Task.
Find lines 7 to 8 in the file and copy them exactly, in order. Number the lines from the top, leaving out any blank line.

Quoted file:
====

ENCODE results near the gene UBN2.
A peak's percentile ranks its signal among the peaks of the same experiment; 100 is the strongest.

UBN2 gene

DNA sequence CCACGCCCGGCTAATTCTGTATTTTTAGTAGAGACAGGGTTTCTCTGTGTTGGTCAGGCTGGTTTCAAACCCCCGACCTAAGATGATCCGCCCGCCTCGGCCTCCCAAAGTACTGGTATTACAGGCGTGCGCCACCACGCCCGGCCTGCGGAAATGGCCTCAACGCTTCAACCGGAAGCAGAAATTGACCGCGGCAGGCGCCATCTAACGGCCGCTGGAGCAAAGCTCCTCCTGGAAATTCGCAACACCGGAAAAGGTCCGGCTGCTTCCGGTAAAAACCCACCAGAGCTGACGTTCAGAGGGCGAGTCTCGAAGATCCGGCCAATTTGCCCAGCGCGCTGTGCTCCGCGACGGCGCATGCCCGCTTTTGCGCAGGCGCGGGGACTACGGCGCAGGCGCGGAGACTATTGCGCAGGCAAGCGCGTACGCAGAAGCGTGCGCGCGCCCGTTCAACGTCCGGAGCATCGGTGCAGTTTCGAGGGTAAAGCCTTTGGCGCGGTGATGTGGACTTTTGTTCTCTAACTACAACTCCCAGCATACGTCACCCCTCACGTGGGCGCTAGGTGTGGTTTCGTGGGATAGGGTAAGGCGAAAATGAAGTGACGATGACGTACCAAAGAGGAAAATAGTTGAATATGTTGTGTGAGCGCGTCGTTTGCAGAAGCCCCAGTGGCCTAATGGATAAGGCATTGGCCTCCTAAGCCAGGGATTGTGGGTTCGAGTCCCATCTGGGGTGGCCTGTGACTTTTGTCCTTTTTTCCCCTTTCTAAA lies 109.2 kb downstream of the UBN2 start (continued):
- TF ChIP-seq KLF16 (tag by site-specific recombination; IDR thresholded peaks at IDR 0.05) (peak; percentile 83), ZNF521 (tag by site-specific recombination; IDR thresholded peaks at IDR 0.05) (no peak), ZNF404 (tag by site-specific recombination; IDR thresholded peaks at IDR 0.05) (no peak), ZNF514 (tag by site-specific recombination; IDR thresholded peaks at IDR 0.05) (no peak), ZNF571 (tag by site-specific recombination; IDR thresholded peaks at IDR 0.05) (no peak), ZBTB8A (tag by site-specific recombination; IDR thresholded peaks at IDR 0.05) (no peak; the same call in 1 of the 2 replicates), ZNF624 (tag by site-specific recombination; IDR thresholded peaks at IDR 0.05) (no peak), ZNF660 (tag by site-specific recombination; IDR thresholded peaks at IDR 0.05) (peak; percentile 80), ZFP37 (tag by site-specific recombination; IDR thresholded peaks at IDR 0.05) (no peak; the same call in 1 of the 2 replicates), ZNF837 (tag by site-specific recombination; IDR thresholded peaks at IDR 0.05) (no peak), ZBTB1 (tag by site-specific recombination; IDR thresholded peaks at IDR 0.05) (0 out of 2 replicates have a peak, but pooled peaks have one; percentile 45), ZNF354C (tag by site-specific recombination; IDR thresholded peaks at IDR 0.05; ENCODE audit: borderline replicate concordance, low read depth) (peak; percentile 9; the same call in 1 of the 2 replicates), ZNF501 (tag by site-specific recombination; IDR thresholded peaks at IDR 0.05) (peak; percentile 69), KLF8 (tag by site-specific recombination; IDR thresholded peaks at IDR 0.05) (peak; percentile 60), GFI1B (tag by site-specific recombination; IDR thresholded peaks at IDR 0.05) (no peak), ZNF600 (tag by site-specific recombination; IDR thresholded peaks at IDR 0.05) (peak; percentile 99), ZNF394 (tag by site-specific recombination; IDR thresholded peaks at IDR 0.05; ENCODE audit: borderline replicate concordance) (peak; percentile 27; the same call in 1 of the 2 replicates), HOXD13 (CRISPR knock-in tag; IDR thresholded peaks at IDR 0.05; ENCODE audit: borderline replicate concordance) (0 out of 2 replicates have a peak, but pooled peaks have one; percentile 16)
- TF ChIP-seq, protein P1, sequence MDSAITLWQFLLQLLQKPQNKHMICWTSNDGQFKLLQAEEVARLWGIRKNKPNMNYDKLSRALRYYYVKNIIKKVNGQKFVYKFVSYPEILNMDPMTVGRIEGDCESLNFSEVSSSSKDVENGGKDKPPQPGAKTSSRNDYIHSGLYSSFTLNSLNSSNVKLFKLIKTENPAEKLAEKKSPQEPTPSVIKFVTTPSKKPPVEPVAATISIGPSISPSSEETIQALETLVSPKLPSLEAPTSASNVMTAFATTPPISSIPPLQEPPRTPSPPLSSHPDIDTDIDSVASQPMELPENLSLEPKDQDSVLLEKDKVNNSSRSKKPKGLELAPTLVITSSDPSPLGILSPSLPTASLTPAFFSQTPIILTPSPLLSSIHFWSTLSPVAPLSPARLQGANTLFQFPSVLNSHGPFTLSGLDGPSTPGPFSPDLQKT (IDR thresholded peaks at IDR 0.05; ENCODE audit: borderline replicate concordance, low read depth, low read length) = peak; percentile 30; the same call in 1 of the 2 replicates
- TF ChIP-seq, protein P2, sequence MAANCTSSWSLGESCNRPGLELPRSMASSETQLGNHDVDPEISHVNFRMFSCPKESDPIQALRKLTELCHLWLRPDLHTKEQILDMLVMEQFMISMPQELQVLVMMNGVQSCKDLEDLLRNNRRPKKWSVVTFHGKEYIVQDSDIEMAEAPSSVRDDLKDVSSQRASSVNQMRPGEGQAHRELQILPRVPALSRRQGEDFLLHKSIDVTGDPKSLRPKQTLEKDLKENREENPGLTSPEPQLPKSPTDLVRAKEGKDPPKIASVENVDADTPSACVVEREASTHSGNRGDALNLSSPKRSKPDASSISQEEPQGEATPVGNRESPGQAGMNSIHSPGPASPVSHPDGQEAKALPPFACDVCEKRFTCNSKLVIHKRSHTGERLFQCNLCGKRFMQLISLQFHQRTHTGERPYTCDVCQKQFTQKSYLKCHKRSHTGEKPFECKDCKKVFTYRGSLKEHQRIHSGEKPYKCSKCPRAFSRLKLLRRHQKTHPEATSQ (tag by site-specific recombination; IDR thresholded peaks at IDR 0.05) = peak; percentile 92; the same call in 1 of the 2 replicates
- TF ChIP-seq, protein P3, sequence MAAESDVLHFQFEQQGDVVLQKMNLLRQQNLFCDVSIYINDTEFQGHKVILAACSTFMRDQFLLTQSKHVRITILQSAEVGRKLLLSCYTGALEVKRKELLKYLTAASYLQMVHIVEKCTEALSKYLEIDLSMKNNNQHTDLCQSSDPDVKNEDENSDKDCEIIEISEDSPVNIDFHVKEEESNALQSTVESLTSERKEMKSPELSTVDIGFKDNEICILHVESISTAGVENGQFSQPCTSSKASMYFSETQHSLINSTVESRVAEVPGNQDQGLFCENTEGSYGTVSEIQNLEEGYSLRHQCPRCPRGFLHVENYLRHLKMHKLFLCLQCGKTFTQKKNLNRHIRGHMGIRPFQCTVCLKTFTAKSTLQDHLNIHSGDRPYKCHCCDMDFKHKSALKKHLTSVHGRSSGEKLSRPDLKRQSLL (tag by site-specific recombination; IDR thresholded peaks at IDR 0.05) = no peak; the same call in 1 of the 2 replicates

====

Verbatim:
- TF ChIP-seq, protein P2, sequence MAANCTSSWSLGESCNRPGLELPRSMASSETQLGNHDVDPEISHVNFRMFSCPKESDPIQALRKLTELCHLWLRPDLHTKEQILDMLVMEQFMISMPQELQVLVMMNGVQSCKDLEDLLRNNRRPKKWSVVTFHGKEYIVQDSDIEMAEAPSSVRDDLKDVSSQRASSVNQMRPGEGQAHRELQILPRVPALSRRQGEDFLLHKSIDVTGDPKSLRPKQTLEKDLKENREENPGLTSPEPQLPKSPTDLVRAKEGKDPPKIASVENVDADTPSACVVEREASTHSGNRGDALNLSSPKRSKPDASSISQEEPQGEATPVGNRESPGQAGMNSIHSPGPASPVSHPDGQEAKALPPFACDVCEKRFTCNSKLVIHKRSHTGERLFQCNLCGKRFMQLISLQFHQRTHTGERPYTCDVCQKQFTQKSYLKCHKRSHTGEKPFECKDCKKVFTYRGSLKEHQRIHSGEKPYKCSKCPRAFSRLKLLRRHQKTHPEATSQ (tag by site-specific recombination; IDR thresholded peaks at IDR 0.05) = peak; percentile 92; the same call in 1 of the 2 replicates
- TF ChIP-seq, protein P3, sequence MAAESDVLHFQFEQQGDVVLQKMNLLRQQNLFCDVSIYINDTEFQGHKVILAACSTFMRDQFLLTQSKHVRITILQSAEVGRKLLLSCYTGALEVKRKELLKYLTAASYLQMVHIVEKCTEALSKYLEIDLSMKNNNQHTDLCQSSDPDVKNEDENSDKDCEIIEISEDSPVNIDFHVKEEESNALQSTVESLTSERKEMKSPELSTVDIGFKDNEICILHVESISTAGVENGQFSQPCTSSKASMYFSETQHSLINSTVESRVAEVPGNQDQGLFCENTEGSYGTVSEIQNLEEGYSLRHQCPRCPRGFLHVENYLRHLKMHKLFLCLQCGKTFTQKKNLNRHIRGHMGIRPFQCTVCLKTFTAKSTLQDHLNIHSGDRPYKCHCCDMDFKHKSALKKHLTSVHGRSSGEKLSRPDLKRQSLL (tag by site-specific recombination; IDR thresholded peaks at IDR 0.05) = no peak; the same call in 1 of the 2 replicates